“You’re missing the point,” she said. “What you’re saying makes sense in theory, but not in practice. You’re trying to compare apples and oranges.”
“Why do you keep saying that?” he asked in response. “Apples and oranges aren’t that different, really. I mean, they’re both fruit. Their weight is extremely similar. They both contain acidic elements. They’re both roughly spherical. They serve the same social purpose. With the possible exception of a tangerine, I can’t think of anything more similar to an orange than an apple.
If I were having lunch with a man who was eating an apple and – while I was looking away – he replaced that apple with an orange, I doubt I’d even notice.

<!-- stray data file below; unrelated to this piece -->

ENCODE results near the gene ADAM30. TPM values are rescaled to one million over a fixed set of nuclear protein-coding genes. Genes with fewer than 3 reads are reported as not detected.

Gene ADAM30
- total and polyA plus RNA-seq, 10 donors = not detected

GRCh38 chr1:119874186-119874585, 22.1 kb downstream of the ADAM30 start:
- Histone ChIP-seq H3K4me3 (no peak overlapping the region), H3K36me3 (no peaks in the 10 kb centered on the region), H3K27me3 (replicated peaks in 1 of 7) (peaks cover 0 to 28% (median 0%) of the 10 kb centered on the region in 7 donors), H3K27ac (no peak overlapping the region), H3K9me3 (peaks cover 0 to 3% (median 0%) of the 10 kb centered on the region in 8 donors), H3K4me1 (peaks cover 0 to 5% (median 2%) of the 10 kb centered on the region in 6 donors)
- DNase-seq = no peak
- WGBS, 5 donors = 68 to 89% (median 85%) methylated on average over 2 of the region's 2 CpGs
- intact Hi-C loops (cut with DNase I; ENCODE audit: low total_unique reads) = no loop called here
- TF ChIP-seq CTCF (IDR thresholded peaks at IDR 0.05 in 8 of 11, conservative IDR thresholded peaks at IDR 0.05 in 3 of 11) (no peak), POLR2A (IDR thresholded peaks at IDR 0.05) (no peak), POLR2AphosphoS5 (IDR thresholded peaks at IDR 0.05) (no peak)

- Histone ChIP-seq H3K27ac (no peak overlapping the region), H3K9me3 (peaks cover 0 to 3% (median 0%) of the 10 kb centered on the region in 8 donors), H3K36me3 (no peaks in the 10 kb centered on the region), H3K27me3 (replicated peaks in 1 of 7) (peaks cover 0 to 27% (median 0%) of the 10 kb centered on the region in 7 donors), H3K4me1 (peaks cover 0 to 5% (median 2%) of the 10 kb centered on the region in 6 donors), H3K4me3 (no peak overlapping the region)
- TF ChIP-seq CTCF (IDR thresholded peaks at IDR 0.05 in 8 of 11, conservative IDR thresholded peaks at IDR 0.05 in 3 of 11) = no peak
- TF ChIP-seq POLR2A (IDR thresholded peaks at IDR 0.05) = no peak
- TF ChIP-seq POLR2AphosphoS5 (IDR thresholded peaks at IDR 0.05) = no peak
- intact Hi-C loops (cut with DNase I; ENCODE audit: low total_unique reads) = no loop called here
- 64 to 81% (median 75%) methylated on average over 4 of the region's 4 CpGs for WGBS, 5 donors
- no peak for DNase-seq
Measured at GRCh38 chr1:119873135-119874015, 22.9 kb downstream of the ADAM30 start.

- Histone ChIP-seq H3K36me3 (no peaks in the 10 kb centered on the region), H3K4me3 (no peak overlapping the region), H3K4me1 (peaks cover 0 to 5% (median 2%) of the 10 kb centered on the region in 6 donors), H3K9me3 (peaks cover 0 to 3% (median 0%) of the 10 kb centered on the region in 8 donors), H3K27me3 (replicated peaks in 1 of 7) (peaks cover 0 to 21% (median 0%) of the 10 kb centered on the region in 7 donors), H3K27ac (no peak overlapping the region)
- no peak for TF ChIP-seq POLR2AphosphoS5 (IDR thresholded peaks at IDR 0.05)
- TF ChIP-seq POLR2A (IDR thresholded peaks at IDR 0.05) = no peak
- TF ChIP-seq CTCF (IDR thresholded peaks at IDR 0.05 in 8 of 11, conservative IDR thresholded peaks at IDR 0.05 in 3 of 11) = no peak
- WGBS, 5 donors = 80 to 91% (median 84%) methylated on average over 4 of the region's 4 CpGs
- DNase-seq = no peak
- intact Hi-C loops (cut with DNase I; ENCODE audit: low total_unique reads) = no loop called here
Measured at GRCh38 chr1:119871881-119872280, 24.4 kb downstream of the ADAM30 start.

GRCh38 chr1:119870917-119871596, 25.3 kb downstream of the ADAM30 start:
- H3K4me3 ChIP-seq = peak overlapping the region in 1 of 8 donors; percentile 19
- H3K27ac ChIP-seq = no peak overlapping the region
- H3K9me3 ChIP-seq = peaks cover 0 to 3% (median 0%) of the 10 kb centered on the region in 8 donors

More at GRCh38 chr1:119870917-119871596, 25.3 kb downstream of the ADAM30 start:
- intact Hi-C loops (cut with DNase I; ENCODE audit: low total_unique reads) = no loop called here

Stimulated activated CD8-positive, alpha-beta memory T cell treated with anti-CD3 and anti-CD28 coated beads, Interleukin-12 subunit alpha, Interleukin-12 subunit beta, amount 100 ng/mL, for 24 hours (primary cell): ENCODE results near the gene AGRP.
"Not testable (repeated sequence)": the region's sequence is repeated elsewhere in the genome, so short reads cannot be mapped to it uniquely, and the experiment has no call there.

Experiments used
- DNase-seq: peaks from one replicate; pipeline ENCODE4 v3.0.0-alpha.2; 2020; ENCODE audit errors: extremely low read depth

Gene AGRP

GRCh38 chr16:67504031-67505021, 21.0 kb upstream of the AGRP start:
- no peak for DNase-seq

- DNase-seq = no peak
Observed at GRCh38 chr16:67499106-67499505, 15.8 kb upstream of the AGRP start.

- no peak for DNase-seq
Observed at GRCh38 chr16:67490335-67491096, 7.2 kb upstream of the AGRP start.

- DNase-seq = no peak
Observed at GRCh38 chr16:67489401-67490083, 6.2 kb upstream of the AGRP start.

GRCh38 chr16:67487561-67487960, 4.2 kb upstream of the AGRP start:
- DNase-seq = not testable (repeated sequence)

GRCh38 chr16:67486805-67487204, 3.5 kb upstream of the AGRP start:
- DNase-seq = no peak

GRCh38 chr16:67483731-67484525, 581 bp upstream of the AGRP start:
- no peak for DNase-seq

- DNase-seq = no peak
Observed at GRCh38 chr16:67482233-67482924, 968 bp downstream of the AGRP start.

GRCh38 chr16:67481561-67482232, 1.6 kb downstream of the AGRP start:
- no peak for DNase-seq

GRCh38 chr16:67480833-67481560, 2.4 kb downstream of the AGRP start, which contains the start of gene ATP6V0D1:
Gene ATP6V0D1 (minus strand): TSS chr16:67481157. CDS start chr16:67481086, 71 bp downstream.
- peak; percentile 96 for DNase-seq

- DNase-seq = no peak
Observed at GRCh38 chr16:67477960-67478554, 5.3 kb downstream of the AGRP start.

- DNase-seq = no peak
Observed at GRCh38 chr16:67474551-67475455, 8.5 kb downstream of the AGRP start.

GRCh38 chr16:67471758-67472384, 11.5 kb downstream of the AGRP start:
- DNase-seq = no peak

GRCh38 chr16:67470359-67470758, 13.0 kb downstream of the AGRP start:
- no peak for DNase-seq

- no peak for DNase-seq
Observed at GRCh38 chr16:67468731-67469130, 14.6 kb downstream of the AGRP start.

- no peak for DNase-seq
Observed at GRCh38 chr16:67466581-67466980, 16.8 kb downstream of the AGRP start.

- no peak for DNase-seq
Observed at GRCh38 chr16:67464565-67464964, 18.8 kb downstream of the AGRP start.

So how is this a metaphor for difference? I could understand if you said, ‘That’s like comparing apples and uranium,’ or ‘That’s like comparing apples and baby wolverines’, or ‘That’s like comparing apples with the early work of Raymond Carver,’ […] Those would all be valid examples of profound disparity. But not apples and oranges. In every meaningful way, they’re virtually identical.”
“You’re missing the point,” she said again, this time for different reasons.
Chuck Klosterman: Sex, Drugs and Cocoa Puffs